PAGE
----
In the current state-of-practice, the time-domain dynamic analysis of structures incorporating viscoelastic members is generally carried out through the Modal Strain Energy (MSE) method, or other procedures somehow based on the quite simplistic idea of substituting the actual viscoelastically damped structure with an equivalent system featuring a pure viscous damping.
This crude approximation in civil engineering applications is very often encouraged by manufacturers of the viscoelastic devices themselves, whose interest is to simplify as much as possible the design procedures for structures embedding their products. As an example, elastomeric seismic isolators are generally advertised and sold with a table listing the equivalent values of elastic stiffness and viscous damping ratio for different amplitudes of vibration. Unfortunately, many experimental and analytical studies confirm that the real dynamic behaviour of such devices is much more complicated, and cannot be bend to the interests of manufacturers and designers.
Despite the advances in the field made in the last two decades, two well-established beliefs continue to underpin use and abuse of the concepts of effective stiffness and damping for viscoelastically damped structures: first, MSE method and similar procedures are unconditionally assumed to provide good approximations, which are acceptable for design purposes; second, the implementation of more refined approaches is thought to be computationally too expensive, and hence suitable just for a few very important constructions.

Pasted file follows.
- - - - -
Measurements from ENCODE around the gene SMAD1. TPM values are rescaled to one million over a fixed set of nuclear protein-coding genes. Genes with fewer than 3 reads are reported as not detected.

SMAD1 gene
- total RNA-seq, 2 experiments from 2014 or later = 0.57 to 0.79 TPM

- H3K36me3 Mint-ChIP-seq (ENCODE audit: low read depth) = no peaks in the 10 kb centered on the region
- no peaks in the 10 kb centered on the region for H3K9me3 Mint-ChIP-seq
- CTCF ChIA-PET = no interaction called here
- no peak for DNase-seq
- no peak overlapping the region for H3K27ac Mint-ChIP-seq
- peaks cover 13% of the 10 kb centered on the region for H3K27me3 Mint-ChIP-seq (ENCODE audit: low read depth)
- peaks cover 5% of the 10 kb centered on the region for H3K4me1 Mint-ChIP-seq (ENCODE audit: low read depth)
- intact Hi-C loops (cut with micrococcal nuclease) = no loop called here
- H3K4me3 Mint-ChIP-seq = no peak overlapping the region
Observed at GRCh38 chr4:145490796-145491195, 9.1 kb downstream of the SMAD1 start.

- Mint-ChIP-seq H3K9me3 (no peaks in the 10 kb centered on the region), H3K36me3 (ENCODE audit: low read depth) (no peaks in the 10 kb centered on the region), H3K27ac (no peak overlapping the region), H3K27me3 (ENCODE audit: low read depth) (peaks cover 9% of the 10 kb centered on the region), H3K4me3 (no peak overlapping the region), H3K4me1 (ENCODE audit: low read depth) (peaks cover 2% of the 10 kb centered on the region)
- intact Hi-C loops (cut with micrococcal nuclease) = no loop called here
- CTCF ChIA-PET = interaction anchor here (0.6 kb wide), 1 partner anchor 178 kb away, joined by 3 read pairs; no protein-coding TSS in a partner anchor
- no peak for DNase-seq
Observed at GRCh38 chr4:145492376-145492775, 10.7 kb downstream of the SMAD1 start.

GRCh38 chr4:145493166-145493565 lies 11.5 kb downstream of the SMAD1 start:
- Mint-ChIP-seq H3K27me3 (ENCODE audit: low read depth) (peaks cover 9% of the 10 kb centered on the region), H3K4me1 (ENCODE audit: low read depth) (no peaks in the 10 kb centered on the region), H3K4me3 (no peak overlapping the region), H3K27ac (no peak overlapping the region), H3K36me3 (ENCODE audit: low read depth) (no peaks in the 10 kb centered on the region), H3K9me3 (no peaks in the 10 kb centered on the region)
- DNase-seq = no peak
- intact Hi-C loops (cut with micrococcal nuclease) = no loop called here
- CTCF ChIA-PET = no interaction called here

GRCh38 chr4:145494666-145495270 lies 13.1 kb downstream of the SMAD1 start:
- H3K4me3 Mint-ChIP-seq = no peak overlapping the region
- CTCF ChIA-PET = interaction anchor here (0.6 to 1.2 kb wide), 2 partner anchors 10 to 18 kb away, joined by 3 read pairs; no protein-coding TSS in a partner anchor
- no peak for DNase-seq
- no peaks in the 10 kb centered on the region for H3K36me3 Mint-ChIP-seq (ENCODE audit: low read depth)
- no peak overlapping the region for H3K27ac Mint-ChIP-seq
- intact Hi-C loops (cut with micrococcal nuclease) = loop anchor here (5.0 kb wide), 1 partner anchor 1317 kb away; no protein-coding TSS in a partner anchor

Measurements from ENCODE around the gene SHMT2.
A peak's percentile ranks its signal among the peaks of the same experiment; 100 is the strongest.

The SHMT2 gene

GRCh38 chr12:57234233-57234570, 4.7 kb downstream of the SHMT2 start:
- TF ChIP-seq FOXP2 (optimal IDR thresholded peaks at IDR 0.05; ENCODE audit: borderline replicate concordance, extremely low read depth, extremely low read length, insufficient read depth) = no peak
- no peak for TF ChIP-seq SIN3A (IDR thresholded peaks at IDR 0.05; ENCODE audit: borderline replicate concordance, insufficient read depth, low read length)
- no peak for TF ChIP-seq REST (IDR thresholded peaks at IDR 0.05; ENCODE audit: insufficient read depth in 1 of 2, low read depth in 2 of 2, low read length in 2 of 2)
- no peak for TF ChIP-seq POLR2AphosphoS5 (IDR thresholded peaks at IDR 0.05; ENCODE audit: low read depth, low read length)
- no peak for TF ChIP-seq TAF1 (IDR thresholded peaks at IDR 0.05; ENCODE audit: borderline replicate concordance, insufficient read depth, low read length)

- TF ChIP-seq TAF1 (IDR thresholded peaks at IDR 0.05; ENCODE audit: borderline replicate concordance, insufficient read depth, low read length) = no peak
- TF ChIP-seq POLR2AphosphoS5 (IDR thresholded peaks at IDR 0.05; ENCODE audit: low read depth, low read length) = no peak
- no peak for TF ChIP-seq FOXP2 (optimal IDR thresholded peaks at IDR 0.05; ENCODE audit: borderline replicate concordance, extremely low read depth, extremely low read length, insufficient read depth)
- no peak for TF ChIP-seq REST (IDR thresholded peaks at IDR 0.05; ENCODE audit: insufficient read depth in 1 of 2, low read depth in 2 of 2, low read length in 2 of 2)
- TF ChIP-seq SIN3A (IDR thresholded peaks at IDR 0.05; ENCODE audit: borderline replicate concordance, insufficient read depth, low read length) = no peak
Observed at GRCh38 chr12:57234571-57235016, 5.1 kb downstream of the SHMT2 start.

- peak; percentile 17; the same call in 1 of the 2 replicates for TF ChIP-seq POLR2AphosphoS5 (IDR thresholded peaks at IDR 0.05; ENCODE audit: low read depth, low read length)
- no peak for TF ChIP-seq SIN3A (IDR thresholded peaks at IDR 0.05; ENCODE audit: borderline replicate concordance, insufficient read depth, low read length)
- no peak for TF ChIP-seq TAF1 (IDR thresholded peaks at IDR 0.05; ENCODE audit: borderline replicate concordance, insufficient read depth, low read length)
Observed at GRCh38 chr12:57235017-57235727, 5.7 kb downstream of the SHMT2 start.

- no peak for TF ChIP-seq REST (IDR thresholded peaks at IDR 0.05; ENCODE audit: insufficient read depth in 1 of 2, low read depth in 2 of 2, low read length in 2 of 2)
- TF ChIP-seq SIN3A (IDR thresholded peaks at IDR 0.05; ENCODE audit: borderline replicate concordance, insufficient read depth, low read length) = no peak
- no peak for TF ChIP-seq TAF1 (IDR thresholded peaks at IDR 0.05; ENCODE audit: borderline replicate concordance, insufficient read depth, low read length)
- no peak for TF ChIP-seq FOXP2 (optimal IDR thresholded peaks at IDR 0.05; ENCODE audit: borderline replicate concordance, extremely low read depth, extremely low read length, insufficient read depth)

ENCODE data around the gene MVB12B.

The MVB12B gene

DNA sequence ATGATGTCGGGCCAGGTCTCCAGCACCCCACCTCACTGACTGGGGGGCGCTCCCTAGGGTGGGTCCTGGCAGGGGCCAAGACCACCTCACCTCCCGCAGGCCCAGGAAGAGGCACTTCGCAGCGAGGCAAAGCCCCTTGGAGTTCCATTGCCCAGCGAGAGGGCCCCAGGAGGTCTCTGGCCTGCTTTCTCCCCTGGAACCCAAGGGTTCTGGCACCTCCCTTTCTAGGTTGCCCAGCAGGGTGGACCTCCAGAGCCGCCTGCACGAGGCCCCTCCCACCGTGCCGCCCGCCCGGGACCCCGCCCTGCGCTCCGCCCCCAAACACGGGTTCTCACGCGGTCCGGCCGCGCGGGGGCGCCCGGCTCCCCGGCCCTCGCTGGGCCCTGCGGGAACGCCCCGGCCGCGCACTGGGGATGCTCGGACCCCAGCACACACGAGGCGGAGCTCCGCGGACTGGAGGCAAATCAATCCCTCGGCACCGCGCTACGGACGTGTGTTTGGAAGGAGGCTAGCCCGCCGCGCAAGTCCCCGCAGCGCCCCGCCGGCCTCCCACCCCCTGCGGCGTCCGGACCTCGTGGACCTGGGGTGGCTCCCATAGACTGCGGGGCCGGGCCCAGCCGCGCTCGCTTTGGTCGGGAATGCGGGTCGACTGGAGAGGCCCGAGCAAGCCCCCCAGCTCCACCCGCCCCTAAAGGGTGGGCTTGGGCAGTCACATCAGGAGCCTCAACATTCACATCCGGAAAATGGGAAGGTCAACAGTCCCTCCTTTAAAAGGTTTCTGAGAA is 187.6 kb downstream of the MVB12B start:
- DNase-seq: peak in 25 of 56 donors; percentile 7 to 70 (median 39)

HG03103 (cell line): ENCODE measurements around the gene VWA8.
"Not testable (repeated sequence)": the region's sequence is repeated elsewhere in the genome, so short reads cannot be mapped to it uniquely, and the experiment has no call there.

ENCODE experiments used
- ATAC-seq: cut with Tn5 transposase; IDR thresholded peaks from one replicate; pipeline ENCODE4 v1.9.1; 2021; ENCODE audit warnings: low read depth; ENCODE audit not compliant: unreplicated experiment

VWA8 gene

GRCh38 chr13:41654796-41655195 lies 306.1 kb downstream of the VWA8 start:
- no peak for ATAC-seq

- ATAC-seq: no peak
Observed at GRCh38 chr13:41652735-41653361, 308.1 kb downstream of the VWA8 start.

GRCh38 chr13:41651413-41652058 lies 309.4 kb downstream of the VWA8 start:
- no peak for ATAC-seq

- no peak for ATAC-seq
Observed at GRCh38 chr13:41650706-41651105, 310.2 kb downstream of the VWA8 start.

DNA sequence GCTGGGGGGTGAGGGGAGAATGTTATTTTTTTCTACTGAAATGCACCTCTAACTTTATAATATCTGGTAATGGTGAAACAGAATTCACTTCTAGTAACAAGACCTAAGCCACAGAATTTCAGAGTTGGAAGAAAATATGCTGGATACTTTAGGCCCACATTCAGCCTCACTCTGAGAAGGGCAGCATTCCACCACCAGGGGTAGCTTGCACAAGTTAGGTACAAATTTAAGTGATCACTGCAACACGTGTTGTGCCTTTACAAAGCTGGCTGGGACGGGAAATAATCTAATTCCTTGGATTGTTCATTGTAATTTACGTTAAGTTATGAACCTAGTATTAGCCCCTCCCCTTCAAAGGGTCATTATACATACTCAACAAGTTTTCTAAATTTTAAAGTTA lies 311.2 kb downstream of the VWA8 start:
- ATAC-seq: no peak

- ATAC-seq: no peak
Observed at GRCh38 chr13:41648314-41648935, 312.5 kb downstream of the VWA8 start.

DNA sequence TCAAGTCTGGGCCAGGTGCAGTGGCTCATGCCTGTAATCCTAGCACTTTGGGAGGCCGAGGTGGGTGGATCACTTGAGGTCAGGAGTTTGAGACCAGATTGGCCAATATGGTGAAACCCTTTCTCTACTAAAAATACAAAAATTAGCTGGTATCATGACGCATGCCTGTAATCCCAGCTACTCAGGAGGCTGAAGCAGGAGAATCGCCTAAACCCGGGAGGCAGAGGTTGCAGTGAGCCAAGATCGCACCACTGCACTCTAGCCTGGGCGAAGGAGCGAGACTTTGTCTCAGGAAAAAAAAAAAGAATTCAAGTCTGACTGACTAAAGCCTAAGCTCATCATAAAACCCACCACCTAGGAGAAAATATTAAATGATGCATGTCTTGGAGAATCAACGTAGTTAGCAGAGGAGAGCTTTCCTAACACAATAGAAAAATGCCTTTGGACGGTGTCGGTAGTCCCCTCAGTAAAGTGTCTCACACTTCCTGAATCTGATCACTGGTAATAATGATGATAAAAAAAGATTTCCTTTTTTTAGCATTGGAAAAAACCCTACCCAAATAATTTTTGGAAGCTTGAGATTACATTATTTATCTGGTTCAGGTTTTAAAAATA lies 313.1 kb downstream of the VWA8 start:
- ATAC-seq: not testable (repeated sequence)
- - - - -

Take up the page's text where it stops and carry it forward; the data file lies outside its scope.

In this presentation, as a further contribution to overcome these popular beliefs, a novel time-domain numerical scheme of dynamic analysis is proposed and numerically validated. After a brief review of the LPA (Laguerre’s Polynomial Approximation) technique for one-dimensional viscoelastic members of known relaxation function, the state-space equations of motion for linear structures with viscoelastic components are derived in the modal space. Aimed at making the proposed approach more general, the distribution of the viscoelastic components is allowed to be non-proportional to mass and elastic stiffness, in so removing the most severe limitation of previous formulations. Then, a cascade scheme is derived by decoupling in each time step traditional state variables (i.e. modal displacements and velocities) and additional internal variables. The joint use of modal analysis and improved cascade scheme permits to reduce the size of the problem and to keep low the computational burden. The illustrative application to the small-amplitude vibration of a cable beam made of different viscoelastic materials demonstrates the versatility of the proposed approach. The numerical results confirm a superior accuracy with respect to the classical MSE method, whose underestimate in the low-frequency range can be as large as 75%.